If a governmental shutdown suspended their pay, wouldn’t we see things resolved with a bit more swiftness? They don’t make as much as professional athletes, but remember that they also healthcare with heavy discounts. Plus, there’s all that fund raising they do, and who knows what creative ways our leaders come up with to find ways to dip their hands into that box of cash?

Most in congress (with the exception of the House speaker and the leaders of the Senate) make $174,000 a year, or $3,346.15 a week. Suspend the pay of all 535 in Congress (435 in the House, 100 in the Senate) and the country saves a little under $1.8 million a week if they received no pay, or at least $93,090,000 a year if it somehow took that long to get a deal done.

Just a thought. A thought our politicians would NEVER agree to. Even in a Trump presidency, they have all the reason in the world to keep the swamp around.

A Paradigm At Play

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I don’t know whether or not the allegations of sexual misconduct against Roy Moore, running to be the next United States Senator representing Alabama, are true, though I think it’s likely the charges could be accurate. But in the highly charged accusative atmosphere in the wake of the sexual misconduct of Harvey Weinstein, Kevin Spacey, and many more, the veracity of the allegations is almost a secondary issue.

You have the “perfect storm” of issues that makes for what the media would consider a juicy topic for discussion. I don’t think it’s beyond the realm of possibility that this is a smear campaign, though the evidence as of this point in time points to the allegations against the former Alabama judge likely being true. Mr. Moore has openly blamed the liberal media for this campaign alleging misconduct against him almost four decades ago, and the timing of bringing all of this up now (as opposed to earlier in the campaign, or when he was a judge for that matter) would support that.

What I think the judge may be wrong about is this merely being the work of liberals. Note that there is a sect of establishment Republicans in D.C. who cannot stand President Trump. Also note that when the allegations against Mr. Moore first began last week, the first calls for him to step aside were from those very same Republican senators. Probably not a coincidence.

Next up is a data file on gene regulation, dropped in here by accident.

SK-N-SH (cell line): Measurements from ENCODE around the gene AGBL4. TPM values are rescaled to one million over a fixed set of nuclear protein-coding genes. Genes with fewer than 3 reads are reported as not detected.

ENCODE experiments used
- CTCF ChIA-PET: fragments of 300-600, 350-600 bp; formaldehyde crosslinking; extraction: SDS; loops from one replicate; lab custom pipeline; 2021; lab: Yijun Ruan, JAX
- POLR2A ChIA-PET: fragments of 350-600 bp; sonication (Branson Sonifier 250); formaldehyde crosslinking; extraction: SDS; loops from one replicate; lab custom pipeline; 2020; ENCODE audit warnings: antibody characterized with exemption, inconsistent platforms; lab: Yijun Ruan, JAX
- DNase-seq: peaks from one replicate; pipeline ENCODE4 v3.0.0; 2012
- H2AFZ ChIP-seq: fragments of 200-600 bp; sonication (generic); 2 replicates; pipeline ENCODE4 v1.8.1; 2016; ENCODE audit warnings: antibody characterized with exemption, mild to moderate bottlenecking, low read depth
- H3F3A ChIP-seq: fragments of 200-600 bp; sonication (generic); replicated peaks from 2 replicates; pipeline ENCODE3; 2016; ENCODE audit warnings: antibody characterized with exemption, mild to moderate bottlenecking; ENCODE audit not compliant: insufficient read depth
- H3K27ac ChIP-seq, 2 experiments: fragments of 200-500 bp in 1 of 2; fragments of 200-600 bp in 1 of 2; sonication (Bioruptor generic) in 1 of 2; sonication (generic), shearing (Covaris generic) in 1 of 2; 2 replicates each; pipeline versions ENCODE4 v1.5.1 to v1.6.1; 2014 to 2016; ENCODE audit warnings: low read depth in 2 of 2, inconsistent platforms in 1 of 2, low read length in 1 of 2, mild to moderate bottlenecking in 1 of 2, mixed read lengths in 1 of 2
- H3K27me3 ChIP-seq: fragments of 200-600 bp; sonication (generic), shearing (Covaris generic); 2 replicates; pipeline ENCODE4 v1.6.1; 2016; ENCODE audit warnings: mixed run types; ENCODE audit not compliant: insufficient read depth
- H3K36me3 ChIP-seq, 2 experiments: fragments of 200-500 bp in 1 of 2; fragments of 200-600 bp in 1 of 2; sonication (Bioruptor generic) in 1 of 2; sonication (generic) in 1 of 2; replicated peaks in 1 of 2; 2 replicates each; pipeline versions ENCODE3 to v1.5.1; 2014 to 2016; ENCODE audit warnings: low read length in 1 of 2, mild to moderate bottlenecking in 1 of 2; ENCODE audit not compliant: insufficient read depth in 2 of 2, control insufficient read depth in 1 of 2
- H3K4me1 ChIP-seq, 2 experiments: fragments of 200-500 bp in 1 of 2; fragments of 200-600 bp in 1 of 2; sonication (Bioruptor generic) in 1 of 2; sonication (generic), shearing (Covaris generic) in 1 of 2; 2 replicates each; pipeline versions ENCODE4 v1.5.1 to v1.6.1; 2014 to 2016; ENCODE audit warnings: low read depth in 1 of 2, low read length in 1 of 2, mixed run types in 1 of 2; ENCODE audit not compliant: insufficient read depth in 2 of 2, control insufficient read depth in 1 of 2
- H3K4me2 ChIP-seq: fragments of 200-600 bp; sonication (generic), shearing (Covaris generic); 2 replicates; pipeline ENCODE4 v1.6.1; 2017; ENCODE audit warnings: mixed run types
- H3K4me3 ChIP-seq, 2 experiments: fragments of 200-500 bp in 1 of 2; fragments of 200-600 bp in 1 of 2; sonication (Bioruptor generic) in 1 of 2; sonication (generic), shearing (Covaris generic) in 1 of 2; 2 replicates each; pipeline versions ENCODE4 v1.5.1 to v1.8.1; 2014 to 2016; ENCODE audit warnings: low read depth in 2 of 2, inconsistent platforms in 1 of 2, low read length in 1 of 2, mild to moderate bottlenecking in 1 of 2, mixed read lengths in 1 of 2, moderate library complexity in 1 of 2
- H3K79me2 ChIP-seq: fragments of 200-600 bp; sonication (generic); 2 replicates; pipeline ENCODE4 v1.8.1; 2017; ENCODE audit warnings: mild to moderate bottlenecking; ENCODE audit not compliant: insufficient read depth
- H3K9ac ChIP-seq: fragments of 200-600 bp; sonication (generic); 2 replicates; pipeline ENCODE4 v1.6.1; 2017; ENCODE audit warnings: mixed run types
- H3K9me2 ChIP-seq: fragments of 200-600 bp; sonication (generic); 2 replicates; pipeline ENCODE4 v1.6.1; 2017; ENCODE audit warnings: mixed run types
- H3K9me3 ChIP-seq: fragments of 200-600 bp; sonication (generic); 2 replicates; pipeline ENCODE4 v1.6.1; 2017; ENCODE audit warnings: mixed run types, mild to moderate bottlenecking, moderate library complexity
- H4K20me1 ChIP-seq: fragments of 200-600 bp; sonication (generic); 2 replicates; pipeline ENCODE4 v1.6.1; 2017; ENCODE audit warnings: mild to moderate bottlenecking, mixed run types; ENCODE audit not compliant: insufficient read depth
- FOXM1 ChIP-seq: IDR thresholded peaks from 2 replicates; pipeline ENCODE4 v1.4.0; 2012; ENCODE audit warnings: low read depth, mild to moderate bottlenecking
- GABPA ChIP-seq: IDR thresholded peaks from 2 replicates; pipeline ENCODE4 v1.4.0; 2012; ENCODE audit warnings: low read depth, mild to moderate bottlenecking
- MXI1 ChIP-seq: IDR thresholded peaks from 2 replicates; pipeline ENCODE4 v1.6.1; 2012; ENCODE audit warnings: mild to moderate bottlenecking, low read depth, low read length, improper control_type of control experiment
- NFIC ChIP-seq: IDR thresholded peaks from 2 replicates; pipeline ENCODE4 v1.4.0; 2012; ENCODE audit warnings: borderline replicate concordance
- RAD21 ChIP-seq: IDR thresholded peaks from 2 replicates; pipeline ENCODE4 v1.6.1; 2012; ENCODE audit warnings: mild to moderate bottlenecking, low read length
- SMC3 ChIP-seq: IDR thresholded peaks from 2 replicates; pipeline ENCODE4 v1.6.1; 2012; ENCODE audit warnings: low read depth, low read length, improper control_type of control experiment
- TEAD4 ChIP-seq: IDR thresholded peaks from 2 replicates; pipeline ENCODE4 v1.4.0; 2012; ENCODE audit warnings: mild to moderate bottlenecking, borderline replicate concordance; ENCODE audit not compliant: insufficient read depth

Thus, you have collusion between Democrats and Republicans on the issue. Hence, the left-right paradigm is exposed. Here’s former Tampa Bay radio host Lionel discussing the paradigm on WPIX-TV out of New York in early 2012:

Before you go grab some tin foil, make it into a shape of a hat, and put it on my head, let me point out there are bigger things at play here. In our president, you have a businessman trying to clean up what is perceived as a mess created by politicians by mismanagement over several decades, in other words, to “drain the swamp” as he often puts it. If he’s successful in these efforts and no one interfered with him, he’d basically make politics as a profession obsolete, allowing more “everyday people” to run and win. The last president outside of the political realm was Dwight D. Eisenhower, general and war hero from WW2 that was still fresh in everyone’s heads in 1952. Meddling with a war hero would not have been good business for any politician back then, and probably would have been a good way to lose one’s job.

Ditto with the jealousy president’s tweets. Did anyone complain during FDR’s presidency that he was doing too many fireside chats? Probably not.

The paradigm picks its battles carefully. They can’t pick every hill to die on, because that increases the odds of exposure if they did. Instead, they do it every now and then, like Senator John McCain voting against the repeal of Obamacare this summer at a critical moment. They will pick fights that can assure themselves victory, and with the Roy Moore fiasco, it looks like they will win again. Even if the people of Alabama rebel against the accusations and elect Moore after all of this, Mitch McConnell could still refuse to seat him, and that move would likely open up yet another Pandora’s Box of ugliness.

 

Ideas, Politicians, And Party

Hillary Clinton,Bill Clinton

When I worked in network radio in the 90’s, Stan Major would often to talk about the seven sisters of the media, and how those organizations are controlled by liberal ideology. They were, according to him, Time, Newsweek, the Washington Post, the New York Times, ABC, CBS, and NBC. I guess those sisters now have had children now with the advent of MSNBC, CNN, and Fox News over the past few decades.